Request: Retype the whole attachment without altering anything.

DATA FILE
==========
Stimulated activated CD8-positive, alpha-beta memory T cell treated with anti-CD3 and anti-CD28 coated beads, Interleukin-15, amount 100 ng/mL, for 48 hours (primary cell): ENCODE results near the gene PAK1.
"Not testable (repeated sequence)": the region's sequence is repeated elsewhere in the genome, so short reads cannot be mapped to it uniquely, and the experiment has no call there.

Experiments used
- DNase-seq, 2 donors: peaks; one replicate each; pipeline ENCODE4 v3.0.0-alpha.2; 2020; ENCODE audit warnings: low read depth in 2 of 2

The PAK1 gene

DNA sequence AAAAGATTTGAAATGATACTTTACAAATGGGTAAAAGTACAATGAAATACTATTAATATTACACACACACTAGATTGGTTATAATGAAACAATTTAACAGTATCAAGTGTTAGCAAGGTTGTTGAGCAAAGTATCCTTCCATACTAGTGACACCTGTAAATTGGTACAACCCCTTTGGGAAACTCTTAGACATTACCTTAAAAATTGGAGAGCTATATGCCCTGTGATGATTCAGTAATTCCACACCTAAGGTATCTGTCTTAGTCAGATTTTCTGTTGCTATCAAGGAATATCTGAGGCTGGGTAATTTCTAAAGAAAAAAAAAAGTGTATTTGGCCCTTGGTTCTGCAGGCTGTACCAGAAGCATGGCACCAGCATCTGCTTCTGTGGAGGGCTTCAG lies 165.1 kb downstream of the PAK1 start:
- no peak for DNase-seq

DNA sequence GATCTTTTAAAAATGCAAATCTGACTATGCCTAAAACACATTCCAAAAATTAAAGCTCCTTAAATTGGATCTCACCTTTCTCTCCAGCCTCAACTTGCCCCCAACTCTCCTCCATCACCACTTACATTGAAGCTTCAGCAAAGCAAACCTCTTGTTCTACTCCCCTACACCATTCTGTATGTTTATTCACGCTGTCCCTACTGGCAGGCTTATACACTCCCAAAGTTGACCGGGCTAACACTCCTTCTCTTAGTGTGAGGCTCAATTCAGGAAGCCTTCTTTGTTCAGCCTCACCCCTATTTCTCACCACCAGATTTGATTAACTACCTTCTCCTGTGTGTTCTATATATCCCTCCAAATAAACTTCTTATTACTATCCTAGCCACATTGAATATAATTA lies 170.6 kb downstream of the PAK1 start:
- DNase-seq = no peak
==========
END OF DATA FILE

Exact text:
Stimulated activated CD8-positive, alpha-beta memory T cell treated with anti-CD3 and anti-CD28 coated beads, Interleukin-15, amount 100 ng/mL, for 48 hours (primary cell): ENCODE results near the gene PAK1.
"Not testable (repeated sequence)": the region's sequence is repeated elsewhere in the genome, so short reads cannot be mapped to it uniquely, and the experiment has no call there.

Experiments used
- DNase-seq, 2 donors: peaks; one replicate each; pipeline ENCODE4 v3.0.0-alpha.2; 2020; ENCODE audit warnings: low read depth in 2 of 2

The PAK1 gene

DNA sequence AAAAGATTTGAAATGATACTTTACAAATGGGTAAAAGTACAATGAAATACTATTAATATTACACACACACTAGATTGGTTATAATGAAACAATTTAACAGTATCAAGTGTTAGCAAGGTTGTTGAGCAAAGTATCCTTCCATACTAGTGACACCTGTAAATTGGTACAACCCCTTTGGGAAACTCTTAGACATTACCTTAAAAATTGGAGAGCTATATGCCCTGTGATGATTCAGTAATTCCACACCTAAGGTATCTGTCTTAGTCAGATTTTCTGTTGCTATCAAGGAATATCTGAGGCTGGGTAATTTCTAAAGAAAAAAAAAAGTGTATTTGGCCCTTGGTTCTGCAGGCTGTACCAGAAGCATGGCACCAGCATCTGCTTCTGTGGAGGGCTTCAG lies 165.1 kb downstream of the PAK1 start:
- no peak for DNase-seq

DNA sequence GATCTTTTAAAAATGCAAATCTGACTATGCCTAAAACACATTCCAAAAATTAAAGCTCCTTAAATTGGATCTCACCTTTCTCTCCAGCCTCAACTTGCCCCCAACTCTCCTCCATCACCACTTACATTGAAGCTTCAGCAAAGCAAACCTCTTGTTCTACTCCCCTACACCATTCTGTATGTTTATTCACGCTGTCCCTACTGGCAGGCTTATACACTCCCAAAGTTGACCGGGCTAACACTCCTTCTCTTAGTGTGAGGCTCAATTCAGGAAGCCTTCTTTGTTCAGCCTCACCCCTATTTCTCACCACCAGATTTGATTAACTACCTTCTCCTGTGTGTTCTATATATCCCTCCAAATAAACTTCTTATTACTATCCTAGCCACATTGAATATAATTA lies 170.6 kb downstream of the PAK1 start:
- DNase-seq = no peak